A campaign to stop the privatisation of Channel 4 is being launched with support from celebrities and production companies.
Derry Girls’ star Siobhan McSweeney and Armando Iannucci, creator of The Thick of It, are among those backing the Channel 4 Ain’t Broke campaign.
It brings together 27 production businesses from across the country, alongside supporters like the team behind the new comedy Big Boys, including writer Jack Rooke and actor Jon Pointing, as well as the Archbishop of York, Bishop of Ripon and Bishop of Leeds.
The campaign points to evidence which it says shows the channel is in good financial health and is helping to deliver on the Government’s levelling up agenda.
Channel 4 Ain’t Broke highlights that as a publicly owned broadcaster, funded through advertising, Channel 4 does not cost the taxpayer a penny, instead returning a profit of £74 million last year and contributing £1 billion to the economy.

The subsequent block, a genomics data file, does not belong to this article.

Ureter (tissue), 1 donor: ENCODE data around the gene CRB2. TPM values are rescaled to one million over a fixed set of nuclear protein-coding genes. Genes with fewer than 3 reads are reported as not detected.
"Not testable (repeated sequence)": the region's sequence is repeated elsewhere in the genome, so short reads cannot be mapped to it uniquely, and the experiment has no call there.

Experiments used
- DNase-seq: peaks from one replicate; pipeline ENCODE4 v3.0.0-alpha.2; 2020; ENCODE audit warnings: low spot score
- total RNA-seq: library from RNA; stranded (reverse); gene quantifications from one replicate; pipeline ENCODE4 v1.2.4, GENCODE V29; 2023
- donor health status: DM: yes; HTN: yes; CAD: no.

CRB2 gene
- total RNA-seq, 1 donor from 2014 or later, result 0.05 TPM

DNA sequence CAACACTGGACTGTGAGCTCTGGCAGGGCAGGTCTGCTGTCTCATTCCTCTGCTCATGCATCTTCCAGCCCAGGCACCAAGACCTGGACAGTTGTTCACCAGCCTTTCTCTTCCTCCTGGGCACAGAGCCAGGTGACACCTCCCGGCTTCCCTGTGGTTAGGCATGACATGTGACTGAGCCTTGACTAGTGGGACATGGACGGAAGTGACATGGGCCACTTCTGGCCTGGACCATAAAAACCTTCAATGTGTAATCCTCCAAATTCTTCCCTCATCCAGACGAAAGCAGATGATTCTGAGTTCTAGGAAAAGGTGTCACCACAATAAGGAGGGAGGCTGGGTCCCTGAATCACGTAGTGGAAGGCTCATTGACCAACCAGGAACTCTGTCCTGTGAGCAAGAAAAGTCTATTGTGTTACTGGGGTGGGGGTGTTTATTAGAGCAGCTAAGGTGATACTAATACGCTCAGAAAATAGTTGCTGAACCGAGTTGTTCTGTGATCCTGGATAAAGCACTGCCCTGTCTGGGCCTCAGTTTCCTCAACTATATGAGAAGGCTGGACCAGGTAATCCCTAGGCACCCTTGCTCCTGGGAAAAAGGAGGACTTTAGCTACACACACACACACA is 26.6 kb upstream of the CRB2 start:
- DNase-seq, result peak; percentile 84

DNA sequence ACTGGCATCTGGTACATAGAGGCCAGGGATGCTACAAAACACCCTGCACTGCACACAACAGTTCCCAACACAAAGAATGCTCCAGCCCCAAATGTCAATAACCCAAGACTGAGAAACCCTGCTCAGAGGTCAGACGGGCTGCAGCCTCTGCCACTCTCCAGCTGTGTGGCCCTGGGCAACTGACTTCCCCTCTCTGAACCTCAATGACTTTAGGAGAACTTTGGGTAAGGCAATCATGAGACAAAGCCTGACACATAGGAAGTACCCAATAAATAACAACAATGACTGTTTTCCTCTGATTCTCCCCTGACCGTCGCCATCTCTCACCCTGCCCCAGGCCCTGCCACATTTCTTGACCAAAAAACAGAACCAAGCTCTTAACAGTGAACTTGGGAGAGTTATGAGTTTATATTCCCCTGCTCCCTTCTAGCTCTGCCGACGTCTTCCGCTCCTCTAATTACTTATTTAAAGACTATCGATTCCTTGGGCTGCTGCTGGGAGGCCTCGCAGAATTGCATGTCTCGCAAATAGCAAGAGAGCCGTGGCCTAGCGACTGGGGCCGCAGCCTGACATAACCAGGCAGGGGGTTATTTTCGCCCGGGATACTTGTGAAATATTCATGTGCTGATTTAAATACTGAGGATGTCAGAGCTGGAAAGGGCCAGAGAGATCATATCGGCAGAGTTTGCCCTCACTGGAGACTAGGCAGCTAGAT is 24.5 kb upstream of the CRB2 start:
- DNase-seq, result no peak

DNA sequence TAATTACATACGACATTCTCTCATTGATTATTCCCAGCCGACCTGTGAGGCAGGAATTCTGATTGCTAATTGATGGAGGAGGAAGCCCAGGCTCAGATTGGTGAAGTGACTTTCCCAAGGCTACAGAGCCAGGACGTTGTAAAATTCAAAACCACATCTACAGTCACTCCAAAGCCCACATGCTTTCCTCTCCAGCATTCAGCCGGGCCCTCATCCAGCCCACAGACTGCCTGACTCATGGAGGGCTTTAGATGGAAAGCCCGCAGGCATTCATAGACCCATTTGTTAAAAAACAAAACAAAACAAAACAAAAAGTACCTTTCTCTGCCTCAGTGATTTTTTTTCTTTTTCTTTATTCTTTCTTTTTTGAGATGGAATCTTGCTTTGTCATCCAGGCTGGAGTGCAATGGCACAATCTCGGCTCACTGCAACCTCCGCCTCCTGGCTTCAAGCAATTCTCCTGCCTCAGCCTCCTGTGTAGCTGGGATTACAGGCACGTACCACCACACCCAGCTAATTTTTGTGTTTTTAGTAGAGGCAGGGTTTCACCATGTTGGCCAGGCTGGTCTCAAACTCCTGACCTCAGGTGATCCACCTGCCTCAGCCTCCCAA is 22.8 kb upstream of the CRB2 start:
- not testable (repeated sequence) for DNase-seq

McSweeney said: “Channel 4 is a huge success story and Derry Girls wouldn’t have happened without it – it’s something to be proud of not something to destroy.
“Right now Channel 4 is boosting the economy and throwing open the door for a new generation of writers, performers, producers and creative thinkers across the country. It ain’t broke – so don’t fix it!”
Mark Williams, from Fin Studios, said: “Channel 4 is the levelling up broadcaster. It supports tons of small businesses like ours all around the country. It gives people a way to get a foot in the door into the industry, whatever their background. It’s time to drop this crazy plan to sell it off.”
The initiative is being co-ordinated by campaign group We Own It.
A Department of Culture, Media and Sport spokesperson said: “The Government, as the ultimate owner of Channel 4, has made the decision to sell. It is our job to take a long-term view on how to best secure the most successful future for the broadcaster and we are clear that a change of ownership is necessary to give Channel 4 the tools to innovate and grow at pace in a rapidly changing media landscape, without the constraints of public ownership.”